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Aquaponic greenhouse society is on a mission

Fort Macleod Community Aquaponic Greenhouse Society community facilitator Michael lavorato gave a presentation at the Fort Macleod Homestead Market.

The Fort Macleod Community Aquaponic Greenhouse Society has a mission to help people reduce their carbon footprint, become more self-sufficient and conserve water.
The way to do that is through aquaponic greenhouse growing.
“The mission for our society over the next year is outreach,” society board member Linda Gonnet said. “The intention is to reach as many people as we possibly can throughout our area, talking about and promoting aquaponic greenhouse growing.”
The society has made presentations to more than 800 children in Livingstone Range School Division over the past year.
By the end of June the society will have 10 stand-alone aquaponic greenhouse systems in seven schools in Livingstone Range.
“We’re really excited about that,” Gonnet said. “Those kids will have opportunities to grow food that can be used for their nutrition programs, they’ll be able to recognize some of their academic requirements and curricular goals through a kind of stand-alone lab that they have right in the school.”
The society also plans to hold community workshops where people can learn more about aquaponic greenhouse systems.
The society promotes aquaponic greenhouse growing for three key reasons.
“The first one is living in the 21st century where our carbon footprint needs to be reduced,” Gonnet said. “By growing our food a little closer to home, by growing it locally, we’re able to reduce our carbon footprints.”
The second and perhaps most important reason, Gonnet said, is water conservation.
“By growing aquaponically, you’re using 90 per cent less water than if you were growing the same amount in a conventional method,” Gonnet said.
Gonnet said the third key reason is to help people become more self-sufficient.
“You can grow a little bit of food here at home, it reduces the grocery bill and keeps it a little bit closer to home as well.”
Michael Lavorato, who is the community facilitator for the Fort Macleod Community Aquaponic Greenhouse Society, gave a presentation at the Homestead Market last month at the Fort Macleod Midnight Stadium Agriplex.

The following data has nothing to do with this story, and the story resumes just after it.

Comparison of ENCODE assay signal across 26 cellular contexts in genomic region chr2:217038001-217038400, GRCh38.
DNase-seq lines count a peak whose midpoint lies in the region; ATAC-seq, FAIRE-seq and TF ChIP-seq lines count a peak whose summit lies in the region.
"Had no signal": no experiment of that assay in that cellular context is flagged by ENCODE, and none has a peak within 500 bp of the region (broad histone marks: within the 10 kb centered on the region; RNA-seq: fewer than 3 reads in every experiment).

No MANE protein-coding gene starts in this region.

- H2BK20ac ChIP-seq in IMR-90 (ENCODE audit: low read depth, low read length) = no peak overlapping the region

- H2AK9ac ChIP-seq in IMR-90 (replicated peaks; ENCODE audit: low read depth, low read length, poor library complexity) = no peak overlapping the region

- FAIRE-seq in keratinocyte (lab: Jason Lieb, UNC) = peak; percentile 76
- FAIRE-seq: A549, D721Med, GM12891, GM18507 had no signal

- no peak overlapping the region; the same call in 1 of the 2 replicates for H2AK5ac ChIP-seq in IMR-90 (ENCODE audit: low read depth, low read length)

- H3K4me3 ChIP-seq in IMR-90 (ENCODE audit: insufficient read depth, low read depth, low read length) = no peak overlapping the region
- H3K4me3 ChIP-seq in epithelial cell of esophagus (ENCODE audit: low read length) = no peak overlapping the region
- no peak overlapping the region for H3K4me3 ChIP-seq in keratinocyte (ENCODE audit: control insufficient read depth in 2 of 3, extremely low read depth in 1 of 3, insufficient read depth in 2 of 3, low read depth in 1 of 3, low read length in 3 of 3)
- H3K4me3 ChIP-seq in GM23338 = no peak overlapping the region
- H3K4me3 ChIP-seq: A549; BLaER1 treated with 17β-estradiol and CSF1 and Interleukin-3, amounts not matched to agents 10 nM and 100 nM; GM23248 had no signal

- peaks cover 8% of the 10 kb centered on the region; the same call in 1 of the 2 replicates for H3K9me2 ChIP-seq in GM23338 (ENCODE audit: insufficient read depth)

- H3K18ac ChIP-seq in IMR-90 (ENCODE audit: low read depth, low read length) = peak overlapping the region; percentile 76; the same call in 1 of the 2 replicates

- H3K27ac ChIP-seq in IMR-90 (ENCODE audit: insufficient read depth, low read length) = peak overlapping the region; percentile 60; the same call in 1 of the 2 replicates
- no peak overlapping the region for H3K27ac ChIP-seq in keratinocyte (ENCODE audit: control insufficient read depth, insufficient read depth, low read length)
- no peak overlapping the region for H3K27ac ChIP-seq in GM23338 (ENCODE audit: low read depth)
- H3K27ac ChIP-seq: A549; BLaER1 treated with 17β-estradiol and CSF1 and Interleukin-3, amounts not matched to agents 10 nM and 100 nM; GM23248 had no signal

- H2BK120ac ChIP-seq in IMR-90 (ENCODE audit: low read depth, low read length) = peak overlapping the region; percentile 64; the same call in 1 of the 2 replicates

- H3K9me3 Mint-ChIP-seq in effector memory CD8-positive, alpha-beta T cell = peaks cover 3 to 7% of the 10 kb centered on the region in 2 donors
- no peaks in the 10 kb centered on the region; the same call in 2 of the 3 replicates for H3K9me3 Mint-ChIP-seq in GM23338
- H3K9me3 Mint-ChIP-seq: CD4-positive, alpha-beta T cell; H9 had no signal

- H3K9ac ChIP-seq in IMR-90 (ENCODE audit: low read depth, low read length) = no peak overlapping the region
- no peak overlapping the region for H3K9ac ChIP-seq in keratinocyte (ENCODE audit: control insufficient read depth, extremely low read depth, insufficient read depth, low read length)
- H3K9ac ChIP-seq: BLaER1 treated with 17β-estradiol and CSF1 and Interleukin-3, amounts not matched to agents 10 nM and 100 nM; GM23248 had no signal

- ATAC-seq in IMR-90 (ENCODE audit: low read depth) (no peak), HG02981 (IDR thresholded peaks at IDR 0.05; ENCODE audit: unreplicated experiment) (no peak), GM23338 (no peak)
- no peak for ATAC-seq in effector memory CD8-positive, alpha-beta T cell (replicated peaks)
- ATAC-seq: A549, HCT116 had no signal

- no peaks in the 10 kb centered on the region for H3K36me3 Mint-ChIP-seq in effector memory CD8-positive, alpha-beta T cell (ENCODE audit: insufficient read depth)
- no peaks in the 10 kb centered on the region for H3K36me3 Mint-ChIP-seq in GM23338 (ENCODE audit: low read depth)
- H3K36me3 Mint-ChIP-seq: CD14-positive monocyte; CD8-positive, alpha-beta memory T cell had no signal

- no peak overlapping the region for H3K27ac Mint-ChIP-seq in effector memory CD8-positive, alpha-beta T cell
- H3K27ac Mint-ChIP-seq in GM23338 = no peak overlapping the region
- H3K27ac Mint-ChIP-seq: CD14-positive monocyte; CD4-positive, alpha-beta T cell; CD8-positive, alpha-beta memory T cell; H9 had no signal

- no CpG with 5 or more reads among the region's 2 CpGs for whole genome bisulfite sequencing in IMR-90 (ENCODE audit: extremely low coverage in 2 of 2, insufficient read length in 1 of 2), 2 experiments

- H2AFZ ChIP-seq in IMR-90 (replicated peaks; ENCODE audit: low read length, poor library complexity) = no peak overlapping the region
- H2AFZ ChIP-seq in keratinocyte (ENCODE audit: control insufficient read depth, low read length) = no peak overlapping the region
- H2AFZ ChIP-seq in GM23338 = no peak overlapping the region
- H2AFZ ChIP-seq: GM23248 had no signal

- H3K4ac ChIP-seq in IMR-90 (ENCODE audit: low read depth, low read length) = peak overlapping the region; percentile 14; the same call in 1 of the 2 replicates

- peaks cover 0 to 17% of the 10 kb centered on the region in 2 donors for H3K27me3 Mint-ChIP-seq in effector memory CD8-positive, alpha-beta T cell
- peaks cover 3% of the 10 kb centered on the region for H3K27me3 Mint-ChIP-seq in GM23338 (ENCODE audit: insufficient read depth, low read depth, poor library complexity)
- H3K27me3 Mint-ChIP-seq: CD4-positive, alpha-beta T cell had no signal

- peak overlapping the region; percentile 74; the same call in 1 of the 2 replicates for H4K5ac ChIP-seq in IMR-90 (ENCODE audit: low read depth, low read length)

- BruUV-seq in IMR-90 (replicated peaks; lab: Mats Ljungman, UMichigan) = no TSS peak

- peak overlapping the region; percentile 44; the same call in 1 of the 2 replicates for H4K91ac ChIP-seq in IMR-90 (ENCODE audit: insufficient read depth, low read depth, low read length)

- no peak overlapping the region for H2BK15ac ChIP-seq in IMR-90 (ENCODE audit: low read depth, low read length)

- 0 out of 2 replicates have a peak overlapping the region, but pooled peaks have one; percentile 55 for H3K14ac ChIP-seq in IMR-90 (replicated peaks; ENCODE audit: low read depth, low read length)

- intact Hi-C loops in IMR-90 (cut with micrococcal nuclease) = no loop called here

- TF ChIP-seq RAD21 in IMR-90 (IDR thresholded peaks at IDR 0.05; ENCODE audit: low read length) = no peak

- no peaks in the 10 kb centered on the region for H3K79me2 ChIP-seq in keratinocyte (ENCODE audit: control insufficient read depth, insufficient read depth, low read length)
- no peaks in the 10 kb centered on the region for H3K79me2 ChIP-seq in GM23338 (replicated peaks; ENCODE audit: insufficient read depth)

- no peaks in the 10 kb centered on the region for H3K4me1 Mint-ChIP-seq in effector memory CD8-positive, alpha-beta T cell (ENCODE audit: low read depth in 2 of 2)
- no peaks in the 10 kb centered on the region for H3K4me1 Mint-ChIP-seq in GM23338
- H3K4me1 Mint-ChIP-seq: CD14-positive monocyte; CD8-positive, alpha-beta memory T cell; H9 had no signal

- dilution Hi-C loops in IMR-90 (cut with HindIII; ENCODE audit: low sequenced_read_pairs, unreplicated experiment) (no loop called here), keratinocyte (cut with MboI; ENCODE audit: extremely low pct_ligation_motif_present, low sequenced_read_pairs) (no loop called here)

Lavorato’s presentation covered the history of agriculture in Alberta and the growing demands put on the land and available water.
As the population grows and there is more development, more stress is put on the watershed.
Aquaponics — the growing of fish and plants together — is promoted as the farming method of the future.
Lavorato explained it is a closed loop ecosystem in which waste from the fish is pumped into a grow-bed filter where bacteria turns the waste into a nitrate the plants can use to grow and produce fresh water back to the fish.
The plants grow in sandy soil, some kind of substrate or even on a floating raft.
“It’s a closed loop cycle that’s clean,” Lavorato said. “We don’t have to use synthetic fertilizers, we don’t have to use chemicals to make this system work. It just uses the natural processes that you see in the world.”
Aquaponic growing has been used since as early as 1,000 A.D.
“If we can produce food closer to home not only can we be more sustainable but we can keep money here,” Lavorato said of reducing food transportation costs.
Crops typically grown successfully using an aquaponic system include leafy lettuce, bok choi, peppers, beans, peas, squash and broccoli.
The fish used in systems are typically goldfish, koi, tilapia, barramundi and paco.

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